DOVER, Del. (AP) — Delaware's Supreme Court justices are considering whether to apply their earlier ruling declaring the state's death penalty law unconstitutional to the cases of a dozen men already sentenced to death.
The court heard arguments Wednesday in an appeal filed by Derrick Powell, 29, who was sentenced to death in 2011 for killing Georgetown police officer Chad Spicer in 2009.
Wednesday's arguments were held just hours after Georgia carried out its ninth execution this year, more than any other state. Texas has executed seven criminals, while Alabama, Florida and Missouri have each carried out one execution.
Meanwhile, an Alabama inmate convicted of killing a convenience store clerk is asking that the state's governor stop his execution, scheduled for Thursday, because a judge imposed a death sentence over the jury's 7-5 recommendation for life imprisonment.
Ronald Bert Smith's attorneys noted that Alabama is the only state that empowers judges to override jury decisions on whether an offender should get life in prison or the death penalty.
Delaware judges had that same power until a U.S. Supreme Court decision in January struck down Florida's death penalty sentencing structure because it gave too much power to judges. That ruling prompted a judicial review of Delaware's death penalty law.
In August, a majority of Delaware justices concluded that Delaware's law was unconstitutional because it allowed a judge to sentence a person to death independently of a jury's recommendation and did not require that a jury find unanimously and beyond a reasonable doubt that a defendant deserves execution.
In Powell's case, jurors voted 7-to-5 for the death penalty.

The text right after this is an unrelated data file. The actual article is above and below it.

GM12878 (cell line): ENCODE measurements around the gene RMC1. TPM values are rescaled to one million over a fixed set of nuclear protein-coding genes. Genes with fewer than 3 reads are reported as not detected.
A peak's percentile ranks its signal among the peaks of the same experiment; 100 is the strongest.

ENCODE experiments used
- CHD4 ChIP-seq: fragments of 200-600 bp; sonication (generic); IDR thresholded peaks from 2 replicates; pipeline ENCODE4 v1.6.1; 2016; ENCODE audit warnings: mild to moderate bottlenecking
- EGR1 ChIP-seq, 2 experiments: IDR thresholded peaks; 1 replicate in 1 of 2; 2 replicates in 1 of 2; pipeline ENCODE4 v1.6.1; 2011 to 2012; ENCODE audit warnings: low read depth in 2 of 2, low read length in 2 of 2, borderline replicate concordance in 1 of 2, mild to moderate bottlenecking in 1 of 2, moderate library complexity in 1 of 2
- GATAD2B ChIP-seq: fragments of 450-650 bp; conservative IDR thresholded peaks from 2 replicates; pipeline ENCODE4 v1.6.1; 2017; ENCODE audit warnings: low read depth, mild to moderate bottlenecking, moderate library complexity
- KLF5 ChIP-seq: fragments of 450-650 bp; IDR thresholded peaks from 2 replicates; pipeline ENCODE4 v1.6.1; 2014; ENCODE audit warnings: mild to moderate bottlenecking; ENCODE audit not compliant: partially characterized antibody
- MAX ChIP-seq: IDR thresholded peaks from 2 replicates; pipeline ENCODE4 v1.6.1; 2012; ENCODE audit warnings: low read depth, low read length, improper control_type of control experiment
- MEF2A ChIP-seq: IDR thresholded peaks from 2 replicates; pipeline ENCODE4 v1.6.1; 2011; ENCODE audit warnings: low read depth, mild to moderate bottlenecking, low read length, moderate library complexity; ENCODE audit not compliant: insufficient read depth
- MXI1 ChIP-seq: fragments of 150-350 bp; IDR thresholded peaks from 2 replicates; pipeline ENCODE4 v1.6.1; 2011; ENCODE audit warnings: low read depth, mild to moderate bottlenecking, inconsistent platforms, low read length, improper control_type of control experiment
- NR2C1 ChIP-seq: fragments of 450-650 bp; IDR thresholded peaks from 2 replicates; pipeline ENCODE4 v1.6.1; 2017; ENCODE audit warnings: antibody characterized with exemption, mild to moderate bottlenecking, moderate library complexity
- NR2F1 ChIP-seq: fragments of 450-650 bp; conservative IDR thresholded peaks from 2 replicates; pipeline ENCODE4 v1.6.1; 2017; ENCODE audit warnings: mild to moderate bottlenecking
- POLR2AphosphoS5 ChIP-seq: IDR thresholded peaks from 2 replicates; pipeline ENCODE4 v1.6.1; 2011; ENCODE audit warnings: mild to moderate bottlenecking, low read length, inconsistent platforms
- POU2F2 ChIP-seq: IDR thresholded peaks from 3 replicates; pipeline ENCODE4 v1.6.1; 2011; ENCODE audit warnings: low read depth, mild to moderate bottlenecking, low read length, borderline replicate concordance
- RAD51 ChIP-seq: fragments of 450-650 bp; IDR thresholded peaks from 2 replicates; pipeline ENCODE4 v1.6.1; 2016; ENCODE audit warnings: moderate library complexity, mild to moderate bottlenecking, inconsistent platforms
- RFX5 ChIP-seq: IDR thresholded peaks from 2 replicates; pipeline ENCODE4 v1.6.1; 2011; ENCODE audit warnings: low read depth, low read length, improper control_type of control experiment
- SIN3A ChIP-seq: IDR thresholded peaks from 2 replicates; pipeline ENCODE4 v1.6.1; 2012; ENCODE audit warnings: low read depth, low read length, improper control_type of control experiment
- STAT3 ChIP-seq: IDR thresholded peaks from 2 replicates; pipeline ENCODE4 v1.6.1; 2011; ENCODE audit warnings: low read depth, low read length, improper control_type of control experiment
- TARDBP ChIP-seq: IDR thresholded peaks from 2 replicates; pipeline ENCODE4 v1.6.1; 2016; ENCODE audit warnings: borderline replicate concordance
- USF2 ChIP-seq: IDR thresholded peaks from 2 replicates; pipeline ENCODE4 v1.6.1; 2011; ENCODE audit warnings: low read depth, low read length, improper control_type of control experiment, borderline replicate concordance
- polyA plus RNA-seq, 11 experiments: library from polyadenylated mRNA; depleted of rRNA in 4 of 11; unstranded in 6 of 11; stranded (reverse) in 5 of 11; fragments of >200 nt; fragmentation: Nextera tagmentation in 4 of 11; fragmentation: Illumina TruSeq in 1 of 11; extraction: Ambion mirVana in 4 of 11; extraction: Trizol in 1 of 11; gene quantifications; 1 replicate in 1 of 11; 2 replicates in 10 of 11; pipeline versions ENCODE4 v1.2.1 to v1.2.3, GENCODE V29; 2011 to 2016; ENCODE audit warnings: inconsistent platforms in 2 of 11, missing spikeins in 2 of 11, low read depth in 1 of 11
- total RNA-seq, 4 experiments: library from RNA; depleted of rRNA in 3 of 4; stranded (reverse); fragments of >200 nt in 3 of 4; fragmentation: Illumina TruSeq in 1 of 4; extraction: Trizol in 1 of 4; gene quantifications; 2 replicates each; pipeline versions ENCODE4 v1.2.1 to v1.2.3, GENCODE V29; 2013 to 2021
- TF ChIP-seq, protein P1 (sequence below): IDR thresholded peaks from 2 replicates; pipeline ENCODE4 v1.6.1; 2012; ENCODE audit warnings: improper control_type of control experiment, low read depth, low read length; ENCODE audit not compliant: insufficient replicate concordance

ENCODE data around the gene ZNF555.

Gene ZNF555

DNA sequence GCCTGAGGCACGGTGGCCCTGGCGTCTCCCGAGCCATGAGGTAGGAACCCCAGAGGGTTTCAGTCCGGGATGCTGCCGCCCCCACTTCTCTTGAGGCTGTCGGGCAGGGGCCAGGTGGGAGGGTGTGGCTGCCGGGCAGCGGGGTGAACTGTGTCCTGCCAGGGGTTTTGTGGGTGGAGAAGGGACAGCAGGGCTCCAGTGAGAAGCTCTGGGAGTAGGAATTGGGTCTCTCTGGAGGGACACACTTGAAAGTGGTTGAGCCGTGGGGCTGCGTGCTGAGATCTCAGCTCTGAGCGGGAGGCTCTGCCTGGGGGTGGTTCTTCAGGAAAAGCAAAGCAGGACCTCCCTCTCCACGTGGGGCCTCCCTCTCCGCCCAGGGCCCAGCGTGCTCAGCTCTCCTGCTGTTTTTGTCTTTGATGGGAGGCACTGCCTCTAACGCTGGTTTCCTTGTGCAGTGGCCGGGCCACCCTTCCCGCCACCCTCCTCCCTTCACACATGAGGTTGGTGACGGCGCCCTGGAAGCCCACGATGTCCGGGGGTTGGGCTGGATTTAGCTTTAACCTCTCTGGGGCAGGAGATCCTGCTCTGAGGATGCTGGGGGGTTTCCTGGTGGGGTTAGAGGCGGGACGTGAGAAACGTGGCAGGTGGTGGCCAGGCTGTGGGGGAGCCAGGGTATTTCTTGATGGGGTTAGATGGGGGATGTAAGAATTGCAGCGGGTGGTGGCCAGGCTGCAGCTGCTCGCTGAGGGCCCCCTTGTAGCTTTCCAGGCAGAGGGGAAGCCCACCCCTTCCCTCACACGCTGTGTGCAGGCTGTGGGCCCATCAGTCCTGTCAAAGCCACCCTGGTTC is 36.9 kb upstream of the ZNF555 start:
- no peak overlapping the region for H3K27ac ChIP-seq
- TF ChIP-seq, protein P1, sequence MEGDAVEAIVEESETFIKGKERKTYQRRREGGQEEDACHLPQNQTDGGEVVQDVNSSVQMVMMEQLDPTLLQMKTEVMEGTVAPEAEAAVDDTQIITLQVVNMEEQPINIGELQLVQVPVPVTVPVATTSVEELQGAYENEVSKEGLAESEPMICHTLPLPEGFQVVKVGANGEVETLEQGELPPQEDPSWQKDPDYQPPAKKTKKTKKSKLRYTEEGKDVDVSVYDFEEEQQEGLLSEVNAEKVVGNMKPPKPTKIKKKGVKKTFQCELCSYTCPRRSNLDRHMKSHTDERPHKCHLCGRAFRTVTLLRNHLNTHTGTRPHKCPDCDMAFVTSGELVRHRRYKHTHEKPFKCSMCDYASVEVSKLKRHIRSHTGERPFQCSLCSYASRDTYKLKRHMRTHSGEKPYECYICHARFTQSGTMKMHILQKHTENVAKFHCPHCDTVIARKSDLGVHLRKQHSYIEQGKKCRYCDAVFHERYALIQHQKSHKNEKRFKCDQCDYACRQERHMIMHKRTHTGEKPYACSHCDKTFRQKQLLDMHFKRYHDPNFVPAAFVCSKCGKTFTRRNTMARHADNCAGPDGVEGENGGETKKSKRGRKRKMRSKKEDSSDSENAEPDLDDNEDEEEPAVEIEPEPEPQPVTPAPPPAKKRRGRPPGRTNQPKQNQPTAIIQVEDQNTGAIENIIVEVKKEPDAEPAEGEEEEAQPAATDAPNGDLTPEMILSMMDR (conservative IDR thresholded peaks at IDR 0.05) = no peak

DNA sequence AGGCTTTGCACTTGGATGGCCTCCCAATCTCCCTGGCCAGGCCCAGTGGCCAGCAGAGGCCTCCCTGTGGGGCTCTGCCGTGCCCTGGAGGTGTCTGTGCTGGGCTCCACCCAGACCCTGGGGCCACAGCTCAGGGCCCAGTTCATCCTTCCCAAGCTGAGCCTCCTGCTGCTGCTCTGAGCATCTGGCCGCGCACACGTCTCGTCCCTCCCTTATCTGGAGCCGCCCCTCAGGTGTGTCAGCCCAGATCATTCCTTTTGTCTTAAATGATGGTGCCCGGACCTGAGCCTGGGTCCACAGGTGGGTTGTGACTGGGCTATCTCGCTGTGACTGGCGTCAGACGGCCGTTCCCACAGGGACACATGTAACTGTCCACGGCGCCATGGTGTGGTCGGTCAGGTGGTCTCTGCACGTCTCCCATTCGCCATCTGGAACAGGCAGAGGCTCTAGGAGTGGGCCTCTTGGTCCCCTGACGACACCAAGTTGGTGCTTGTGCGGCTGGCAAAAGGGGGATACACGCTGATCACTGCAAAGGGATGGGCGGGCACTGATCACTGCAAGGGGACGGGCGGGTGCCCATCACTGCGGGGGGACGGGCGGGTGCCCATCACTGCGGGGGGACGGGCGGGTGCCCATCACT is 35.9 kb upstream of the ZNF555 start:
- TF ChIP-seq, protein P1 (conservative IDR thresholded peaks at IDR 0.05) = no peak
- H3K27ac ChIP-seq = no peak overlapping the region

Patrick Collins, an attorney for Powell, noted Wednesday that the Delaware Supreme Court had twice vacated all death sentences after court rulings in the 1970s finding a death penalty statute unconstitutional.
"This situation is really no different from that," he said.
Deputy attorney general John Williams argued that the court's August ruling was more procedural than substantive, and that under a 1989 U.S. Supreme Court ruling, retroactivity does not apply. In "Teague v. Lane" the Supreme Court said a new rule of criminal procedure would not apply retroactively unless it fell under one of two narrow exceptions, including one involving "watershed rules of criminal procedure."
While the Delaware Supreme Court has adopted the Teague framework in other cases, the U.S. Supreme Court said in 2008 that states are not bound by it and are free to fashion their own rules regarding retroactivity.
"I understand the whole reason for Teague ... but how could it ever be just to execute someone who was sentenced under a flawed statute?" Justice Collins Seitz Jr. asked Williams. "I don't understand how that's just."
Chief Justice Leo Strine Jr. and other justices also seemed skeptical of Williams' argument that their August ruling was more about procedure than substance.
Collins urged the court to consider "evolving standards of decency" in deciding whether Powell's death sentence can be carried out.
"The overwhelming trend in this country is that when a statute is found unconstitutional, then states do not continue to carry out executions for those individuals on death row," he said, adding that Delaware would be "a real outlier" if Powell were to be executed.
The court is expected to issue its decision within 90 days.
This story has been corrected to reflect that the Alabama execution is scheduled for Thursday, not next week.